The magnificent ecuyers and horses of the Cadre Noir demonstrated their skill and shared their knowledge at the International Society for Equitation Science conference in June 2016 at the French National Riding School in Saumur, France. (The Jurga Report archives photo by Alain Laurioux via Wikimedia)
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What would you get if you mixed together 183 multi-discipline speakers, demonstrators and presenters representing widespread cells of equitation research in 18 countries on six continents?
For starters, you would compile 157 pages of proceedings covering 25 oral presentations, 69 posters, eight practical demonstrations and five plenary lectures over three days of lectures and demonstrations.
The curtain fell on the 12th Annual International Equitation Science Conference in Saumur, France Sunday. Hosted by the International Society for Equitation Science (ISES), and designed to elaborate on the Society’s established core principles for training horses, this annual meeting has evolved into a shop window for academics from around the world with a horse behavior/learning-related project to share. Graduate students, doctoral candidates, faculty and researchers from colleges and universities around the world—and even a few private citizens — shared what they had done and how they did it.
The conference title for 2016 was the essence of ISES: “Understanding horses to improve training and performance”. ISES is built upon eight (or ten, depending on the version you consult) principles of utilizing a knowledge of equine ethology, or natural behavior, to improve the learning process, training or management of horses. ISES believes that a “science” of equitation is not only possible but that it is mandated: the group stands as the de facto knowledge base for those who endeavor to train horses with not only skill, but with knowledge, appreciation and conscious stewardship of the partnership between horse and human.
Science, of course, requires that results of research be repeatable and reproducible. When it comes to training horses, that is not always the case, but the science of equitation has created a boom in academic circles that had long hoped to see the 21st century expand “equine science” beyond husbandry. Since horse training was never tested under scientific principles before, opportunities for student and professional research abound, given the venue of ISES and a few other conferences where the research can be presented and defended. The void has begun to fill.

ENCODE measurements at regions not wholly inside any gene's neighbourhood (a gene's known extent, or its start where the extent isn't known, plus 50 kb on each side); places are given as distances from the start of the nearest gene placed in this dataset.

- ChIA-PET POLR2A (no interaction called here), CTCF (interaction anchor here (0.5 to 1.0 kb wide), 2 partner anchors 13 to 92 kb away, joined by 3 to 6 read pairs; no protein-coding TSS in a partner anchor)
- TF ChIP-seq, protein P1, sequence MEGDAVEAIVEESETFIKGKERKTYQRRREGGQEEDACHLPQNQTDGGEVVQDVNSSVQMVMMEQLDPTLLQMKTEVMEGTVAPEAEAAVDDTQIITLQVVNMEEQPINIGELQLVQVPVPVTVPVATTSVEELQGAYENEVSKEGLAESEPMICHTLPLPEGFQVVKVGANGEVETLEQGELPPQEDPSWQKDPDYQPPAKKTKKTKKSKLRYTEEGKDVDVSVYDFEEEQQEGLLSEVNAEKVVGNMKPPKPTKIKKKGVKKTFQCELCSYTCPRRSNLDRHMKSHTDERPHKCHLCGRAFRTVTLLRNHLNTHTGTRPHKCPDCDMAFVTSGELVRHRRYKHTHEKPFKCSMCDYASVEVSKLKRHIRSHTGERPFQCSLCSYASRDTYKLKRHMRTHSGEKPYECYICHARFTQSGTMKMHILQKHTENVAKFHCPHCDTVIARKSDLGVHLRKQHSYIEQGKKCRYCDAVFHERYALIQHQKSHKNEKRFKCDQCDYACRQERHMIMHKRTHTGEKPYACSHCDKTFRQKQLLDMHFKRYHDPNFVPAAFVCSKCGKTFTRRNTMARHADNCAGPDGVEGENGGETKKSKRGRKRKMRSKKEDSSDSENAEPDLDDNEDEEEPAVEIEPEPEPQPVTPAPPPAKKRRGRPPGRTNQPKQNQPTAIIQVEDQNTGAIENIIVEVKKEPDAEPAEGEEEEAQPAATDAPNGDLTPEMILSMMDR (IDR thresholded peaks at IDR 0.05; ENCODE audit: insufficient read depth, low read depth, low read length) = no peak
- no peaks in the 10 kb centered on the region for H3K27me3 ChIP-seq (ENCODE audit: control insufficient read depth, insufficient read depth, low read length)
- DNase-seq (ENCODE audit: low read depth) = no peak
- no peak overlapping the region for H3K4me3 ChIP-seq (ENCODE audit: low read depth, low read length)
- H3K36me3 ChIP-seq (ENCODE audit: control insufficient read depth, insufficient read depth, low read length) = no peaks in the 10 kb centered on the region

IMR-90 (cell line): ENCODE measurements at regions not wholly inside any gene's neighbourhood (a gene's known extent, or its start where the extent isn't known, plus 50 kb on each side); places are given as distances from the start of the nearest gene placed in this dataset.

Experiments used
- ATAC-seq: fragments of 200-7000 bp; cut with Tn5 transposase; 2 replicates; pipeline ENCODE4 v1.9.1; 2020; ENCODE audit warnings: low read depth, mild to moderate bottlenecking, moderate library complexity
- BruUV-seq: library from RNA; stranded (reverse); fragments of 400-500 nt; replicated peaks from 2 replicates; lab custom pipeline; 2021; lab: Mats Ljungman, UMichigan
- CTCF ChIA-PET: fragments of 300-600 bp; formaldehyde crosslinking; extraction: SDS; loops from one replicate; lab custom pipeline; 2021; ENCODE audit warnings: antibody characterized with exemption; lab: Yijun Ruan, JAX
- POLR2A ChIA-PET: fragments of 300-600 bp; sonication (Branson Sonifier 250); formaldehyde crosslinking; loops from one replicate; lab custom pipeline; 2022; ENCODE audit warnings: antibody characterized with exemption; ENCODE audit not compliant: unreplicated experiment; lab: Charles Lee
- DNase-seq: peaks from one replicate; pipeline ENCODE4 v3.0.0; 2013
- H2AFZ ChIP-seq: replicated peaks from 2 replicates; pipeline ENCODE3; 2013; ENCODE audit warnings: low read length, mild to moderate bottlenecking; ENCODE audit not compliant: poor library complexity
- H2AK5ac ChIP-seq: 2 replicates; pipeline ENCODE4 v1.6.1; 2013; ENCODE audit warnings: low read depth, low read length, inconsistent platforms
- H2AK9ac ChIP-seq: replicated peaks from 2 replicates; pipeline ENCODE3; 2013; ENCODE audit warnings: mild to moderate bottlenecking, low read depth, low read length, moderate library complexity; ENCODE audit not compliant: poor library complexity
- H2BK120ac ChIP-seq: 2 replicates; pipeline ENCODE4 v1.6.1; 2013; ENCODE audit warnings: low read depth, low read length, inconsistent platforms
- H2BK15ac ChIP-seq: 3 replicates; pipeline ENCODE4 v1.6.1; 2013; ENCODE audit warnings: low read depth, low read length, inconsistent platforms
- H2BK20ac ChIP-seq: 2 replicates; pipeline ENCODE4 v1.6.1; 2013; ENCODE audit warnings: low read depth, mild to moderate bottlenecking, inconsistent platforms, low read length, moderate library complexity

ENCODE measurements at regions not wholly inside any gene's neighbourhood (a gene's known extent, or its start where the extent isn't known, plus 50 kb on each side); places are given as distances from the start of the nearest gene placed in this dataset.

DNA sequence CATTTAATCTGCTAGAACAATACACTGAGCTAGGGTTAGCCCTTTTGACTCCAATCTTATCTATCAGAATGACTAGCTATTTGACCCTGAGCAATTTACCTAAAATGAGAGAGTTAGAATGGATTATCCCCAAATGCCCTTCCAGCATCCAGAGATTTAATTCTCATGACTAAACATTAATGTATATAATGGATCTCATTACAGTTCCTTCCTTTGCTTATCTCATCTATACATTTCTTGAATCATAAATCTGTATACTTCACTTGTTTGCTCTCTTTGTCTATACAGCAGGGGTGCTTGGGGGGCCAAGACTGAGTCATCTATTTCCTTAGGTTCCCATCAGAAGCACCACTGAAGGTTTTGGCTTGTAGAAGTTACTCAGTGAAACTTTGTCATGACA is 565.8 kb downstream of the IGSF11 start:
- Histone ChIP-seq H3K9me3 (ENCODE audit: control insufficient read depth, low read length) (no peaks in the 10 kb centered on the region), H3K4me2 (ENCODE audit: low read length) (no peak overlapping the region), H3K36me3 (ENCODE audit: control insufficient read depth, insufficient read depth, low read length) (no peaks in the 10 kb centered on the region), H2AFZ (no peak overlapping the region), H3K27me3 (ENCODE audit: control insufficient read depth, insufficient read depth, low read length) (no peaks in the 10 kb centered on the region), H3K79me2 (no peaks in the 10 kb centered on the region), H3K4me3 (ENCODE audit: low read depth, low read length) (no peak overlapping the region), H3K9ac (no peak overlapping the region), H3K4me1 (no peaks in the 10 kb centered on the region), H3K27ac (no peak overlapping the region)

As if the setting in France’s Loire Valley wasn’t enough, the conference enjoyed a welcome by Jean-Marc Lapierre, director of the French National Riding School, and demonstrations of horse training by Colonel Patrick Teisserenc, Ecuyer en Chef of the Cadre Noir, and his Maitre Ecuyer, Fabien Godelle; the pair explained how they approach teaching the “airs above the ground” in-hand at Saumur. In particular, they discussed the trust between horse and ecuyer, and how the horse “learns behavior”, such as how to respond to the trainer’s whip.
Right on cue, the host clarified the dichotomy between art and science. “Most of us in ISES recognize that we walk a fine line between working on the science of ISES while not diminishing the art that will always be inherent to the equestrian discipline,” said Lapierre in his welcoming statement.
While much of the ISES core philosophy and ambience is suggestive of classical equitation and partnering with the horse, the ISES formula creates a bit of a melting pot of people. While many equine and veterinary science meetings are silos of ideas and practices, at ISES an academic researcher might be seated between a working horse trainer and a veterinarian, and share breakfast with a farrier, a groom, and a breeder of elite sport horses.
Sue McDonnell, PhD, Cert Applied Animal Behaviourist, founding head of the Equine Behaviour Program at Penn Vet in the United States was the lead-off academic presented. She examined the first tenet of ISES principles: train according to the horse’s ethology and cognition to stay within the interest of equine welfare and have the best road to a successful training experience and outcome.
What makes the ISES meeting so interesting is that all these researchers concur that their work is based on the group’s principles of ethology…and that the annual meetings accommodate research under a very big tent of ethological and equitational definitions. From out of this conference have come ideas that move horse training and competition ahead; ISES provides a backdrop of authority in a sport otherwise ruled by opinion and influence.
The 2016 conference included updated research on the potential problems of tight nosebands on bridles, as well as some biomechanical factors on saddle placement, problems in determining laterality in horses, and health-related investigations of feeding, sleeping, stable design, and even how many hours of turnout show jumping horses in Europe actually enjoy.
Suffice to say, for these reasons and almost 200 more: The 2016 ISES Conference proceedings book is a great read. It is also published in two editions, French and English. The research presented rarely is as basic as how horses learn a task or react to a situation in an arena or the stimulus of a certain type of bit or spur.